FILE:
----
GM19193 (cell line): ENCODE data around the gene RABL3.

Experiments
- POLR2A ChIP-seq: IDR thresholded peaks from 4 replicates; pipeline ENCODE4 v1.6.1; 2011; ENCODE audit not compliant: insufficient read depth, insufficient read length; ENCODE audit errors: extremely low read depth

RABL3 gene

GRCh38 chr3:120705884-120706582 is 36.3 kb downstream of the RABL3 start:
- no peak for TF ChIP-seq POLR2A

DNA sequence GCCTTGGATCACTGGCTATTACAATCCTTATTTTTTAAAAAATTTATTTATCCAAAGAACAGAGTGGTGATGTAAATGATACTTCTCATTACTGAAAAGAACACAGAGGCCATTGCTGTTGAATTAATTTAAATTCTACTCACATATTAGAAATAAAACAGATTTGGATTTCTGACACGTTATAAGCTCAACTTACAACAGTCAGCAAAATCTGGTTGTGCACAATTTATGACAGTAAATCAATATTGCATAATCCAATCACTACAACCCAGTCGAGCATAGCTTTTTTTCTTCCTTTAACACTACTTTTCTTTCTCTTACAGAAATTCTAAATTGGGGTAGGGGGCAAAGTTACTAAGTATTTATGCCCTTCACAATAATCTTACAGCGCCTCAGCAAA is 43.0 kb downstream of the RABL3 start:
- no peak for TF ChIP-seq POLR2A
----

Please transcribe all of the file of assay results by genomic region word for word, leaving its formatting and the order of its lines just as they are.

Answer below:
GM19193 (cell line): ENCODE data around the gene RABL3.

Experiments
- POLR2A ChIP-seq: IDR thresholded peaks from 4 replicates; pipeline ENCODE4 v1.6.1; 2011; ENCODE audit not compliant: insufficient read depth, insufficient read length; ENCODE audit errors: extremely low read depth

RABL3 gene

GRCh38 chr3:120705884-120706582 is 36.3 kb downstream of the RABL3 start:
- no peak for TF ChIP-seq POLR2A

DNA sequence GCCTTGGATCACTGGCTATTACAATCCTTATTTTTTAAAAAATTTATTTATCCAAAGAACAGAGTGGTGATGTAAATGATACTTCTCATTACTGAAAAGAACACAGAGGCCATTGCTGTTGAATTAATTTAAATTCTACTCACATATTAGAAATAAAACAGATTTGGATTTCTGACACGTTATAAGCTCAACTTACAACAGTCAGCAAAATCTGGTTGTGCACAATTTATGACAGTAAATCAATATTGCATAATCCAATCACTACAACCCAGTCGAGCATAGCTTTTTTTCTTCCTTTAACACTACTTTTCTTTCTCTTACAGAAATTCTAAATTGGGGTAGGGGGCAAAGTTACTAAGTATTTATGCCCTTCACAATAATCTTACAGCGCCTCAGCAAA is 43.0 kb downstream of the RABL3 start:
- no peak for TF ChIP-seq POLR2A